This is a great question to start with. If you are asking, then the answer is likely yes.
Purchasing a RV is likely the second largest purchase that you will ever make, closely following a home. If you ever purchased a home, it is very likely that the mortgage company required an inspection prior to finalizing the loan documents. The marine industry has similar standards when purchasing a boat. They require these inspections from an independent 3rd party to check it over for potential problems that would affect the value of the investment.
The process of purchasing an RV takes some people months or even years to narrow their choices down. There are so many different options, floorplans, and type of vehicles. Do you go with a Class A and tow a car or buy a big truck and tow a luxury 5th wheel? Do I want a front bedroom or a rear bedroom? What type of creature comforts do you want or need? By the time you’ve made all these decisions and picked out a new or used RV you are so invested from the search that you may not be able to see the problems that can turn your dream into a nightmare.
Every Inch RV Inspection Services will examine the RV following industry guidelines and procedures and then provide you with a comprehensive report to inform and educate you in your decision.
In reality, RV Dealers and Private sellers are out to make money. They may inspect the RV prior to the sale or mention a small problem here or there but the reality is that they are looking out for themselves, not you. They are trying to make the largest profit possible, even at your expense. With an independent RV inspection, the inspector is looking out for you. The inspector provides accurate detailed information regarding the condition of the RV, so that you can make an informed decision on purchasing the RV. Armed with the inspection report, you are in a much better position to negotiate a lower price, ensure broken items are repaired or replaced prior to accepting the delivery, and are aware of the additional investment that will be needed to address problems that were discovered during the inspection. The detailed inspection report can also be used as evidence of the condition of the RV when warranty repairs are required.
If you don't use Every Inch RV Inspection Services, PLEASE use an inspector that is certified by the NRVIA. You can go to their website and find a certified inspector near you.
I’ve camped and RV’d my entire life. I’ve owned and camped in everything from a backpacking tent to a 45’ 5th Wheel toy hauler. I’ve traveled in Class As, Class Cs, and even a Skoolie. When we purchased our current RV, the Toy Hauler, I was overly anxious because this one had it all. Solar, extra large battery bank, inverter, huge water tank, and a second ½ bath in the garage. We fell in love with the floor plan, colors, and price, quickly looked it over and signed on the dotted line. After we had it for a little while the problems started showing up. One thing that an inspection would have uncovered was that the Carbon Monoxide(CO) detector had been disabled by the previous owner. We didn't discover this until we were boondocking 70 miles from the nearest medical care. The generator exhaust was under the front of the trailer by the king pin, the exhaust entered the living area, filling it with CO, I came down with CO poisoning and almost died because of it. If we would have had a dealer that stood behind their products or an independent RV inspection, I would have been spared from this situation. Secondly, an inspection would have uncovered the multiple soft spots on the roof that required replacement of plywood and the membrane.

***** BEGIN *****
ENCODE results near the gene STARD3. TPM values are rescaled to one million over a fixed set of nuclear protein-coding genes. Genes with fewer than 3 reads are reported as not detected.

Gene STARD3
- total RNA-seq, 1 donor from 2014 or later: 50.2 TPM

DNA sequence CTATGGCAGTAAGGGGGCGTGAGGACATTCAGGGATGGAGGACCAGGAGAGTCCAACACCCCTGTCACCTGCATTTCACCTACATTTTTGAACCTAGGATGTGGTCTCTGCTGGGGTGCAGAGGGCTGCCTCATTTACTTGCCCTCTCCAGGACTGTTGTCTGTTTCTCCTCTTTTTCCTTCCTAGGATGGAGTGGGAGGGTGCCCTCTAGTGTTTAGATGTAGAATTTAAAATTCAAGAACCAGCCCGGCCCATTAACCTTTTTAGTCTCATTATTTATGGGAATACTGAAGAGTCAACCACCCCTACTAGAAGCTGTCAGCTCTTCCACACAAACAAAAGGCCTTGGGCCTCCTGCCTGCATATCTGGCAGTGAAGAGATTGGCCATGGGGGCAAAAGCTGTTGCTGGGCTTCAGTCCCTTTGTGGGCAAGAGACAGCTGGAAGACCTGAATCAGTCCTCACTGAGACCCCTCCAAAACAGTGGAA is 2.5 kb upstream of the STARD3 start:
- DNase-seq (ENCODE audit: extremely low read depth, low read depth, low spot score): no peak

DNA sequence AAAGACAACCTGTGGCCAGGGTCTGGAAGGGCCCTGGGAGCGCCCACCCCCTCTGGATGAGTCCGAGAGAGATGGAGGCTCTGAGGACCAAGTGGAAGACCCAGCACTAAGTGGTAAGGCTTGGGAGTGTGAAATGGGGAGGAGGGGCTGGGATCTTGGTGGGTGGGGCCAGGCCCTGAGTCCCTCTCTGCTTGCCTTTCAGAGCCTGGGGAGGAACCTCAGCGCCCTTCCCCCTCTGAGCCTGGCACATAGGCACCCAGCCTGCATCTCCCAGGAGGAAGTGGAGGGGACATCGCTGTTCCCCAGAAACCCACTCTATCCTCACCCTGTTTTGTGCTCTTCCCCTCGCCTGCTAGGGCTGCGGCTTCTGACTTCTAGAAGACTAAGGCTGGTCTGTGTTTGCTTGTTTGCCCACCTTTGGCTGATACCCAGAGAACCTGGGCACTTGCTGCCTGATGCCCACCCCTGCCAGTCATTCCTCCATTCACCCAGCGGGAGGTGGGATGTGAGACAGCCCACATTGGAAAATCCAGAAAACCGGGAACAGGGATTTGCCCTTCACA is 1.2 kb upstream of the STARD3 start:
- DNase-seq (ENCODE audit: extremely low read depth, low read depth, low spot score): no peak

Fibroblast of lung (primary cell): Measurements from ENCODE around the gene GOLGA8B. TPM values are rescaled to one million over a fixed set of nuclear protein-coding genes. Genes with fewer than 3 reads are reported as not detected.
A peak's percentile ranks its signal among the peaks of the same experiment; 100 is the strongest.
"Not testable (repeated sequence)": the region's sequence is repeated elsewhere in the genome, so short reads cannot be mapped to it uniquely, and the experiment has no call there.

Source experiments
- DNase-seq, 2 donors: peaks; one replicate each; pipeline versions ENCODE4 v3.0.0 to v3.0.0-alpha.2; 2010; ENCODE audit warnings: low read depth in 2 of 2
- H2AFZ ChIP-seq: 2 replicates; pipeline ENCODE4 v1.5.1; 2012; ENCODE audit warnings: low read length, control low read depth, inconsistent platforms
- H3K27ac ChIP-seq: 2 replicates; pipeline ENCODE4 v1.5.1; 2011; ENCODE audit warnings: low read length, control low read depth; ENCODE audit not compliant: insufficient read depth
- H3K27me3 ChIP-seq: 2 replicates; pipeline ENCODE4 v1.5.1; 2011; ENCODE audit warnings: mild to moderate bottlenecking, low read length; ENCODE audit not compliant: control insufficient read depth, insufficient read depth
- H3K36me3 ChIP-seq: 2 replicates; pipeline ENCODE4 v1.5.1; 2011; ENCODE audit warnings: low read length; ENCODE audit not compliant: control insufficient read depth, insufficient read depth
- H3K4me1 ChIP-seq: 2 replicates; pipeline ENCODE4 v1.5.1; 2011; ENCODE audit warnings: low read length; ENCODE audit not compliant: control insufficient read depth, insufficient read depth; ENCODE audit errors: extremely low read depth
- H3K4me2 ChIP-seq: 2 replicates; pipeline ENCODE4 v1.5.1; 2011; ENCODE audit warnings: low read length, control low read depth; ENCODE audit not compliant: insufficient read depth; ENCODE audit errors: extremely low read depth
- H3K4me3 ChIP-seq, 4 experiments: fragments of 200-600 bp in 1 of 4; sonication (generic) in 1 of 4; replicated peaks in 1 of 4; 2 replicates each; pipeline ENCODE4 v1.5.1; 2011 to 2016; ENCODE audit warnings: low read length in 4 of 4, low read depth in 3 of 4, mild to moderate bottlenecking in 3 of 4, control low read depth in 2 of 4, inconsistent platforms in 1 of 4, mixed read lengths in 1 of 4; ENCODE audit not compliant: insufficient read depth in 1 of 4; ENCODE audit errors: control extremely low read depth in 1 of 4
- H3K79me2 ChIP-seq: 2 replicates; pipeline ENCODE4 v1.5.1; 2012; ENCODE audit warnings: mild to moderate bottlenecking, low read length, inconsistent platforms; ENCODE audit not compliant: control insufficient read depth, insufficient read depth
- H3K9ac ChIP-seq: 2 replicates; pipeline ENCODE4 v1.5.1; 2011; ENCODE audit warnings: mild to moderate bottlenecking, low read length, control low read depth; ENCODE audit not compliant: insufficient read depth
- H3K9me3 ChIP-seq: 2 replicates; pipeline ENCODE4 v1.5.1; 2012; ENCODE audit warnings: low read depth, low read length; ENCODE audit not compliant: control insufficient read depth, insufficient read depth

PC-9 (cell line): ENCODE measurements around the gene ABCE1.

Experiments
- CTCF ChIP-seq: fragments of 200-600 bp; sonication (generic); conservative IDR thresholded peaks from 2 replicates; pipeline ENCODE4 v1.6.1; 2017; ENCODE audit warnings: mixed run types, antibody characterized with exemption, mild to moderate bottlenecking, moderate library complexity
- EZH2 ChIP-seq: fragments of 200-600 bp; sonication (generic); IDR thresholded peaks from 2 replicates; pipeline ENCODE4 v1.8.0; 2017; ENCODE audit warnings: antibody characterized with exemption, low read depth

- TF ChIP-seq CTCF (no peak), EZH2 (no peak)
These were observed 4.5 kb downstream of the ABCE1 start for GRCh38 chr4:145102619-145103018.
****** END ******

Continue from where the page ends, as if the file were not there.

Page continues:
Looking back, the inspection would have saved me thousands of dollars in repairs and medical bills. Yes, I believe that an inspection is important and that is why I became an inspector.
One of the largest topics of debate regarding propane safety is about traveling with your refrigerator turned on using propane. The answer I will give you is this: It is essential, no matter what you decide, to turn off the refrigerator while refueling. This means shutting it off at the refrigerator. It also means you need to make sure the stove, oven, water heater and furnace are off as well. Each of these devices have either a pilot light or use DSI (Direct Spark Ignition) to ignite the propane or the fumes at the gas pump.
Other than this, I advise you to read your owner manuals for the RV and for the refrigerator. I used to travel with mine on and didn't think anything of it. After going to the NRVTA and learning more about RV's and all the systems, I choose not to travel with the propane turned on. Get your refrigerator cold, fill it with cold food and beverages and then make that the last thing you turn off before you shut the door for the drive. Essentially an RV refrigerator is a cooler with a cooling unit and it will keep everything cold for the 6 or 8 hours that you drive to your destination. You can add Ice Packs or Frozen bottles of water if traveling in hot weather.
There are other fears with using propane but in general propane is safe to use. The key thing to remember is that if you smell the telltale odor of a propane leak, exit the RV, and turn off the valve at the tank.
Every Inch RV Inspection Services takes your safety and the condition of the propane system seriously. We visually inspect the system and perform a system leak test to ensure that your gas lines are not leaking gas. Contact Every Inch RV Inspection Services if you would like your RV Inspected. A professional 3rd party inspection will help to give you peace of mind.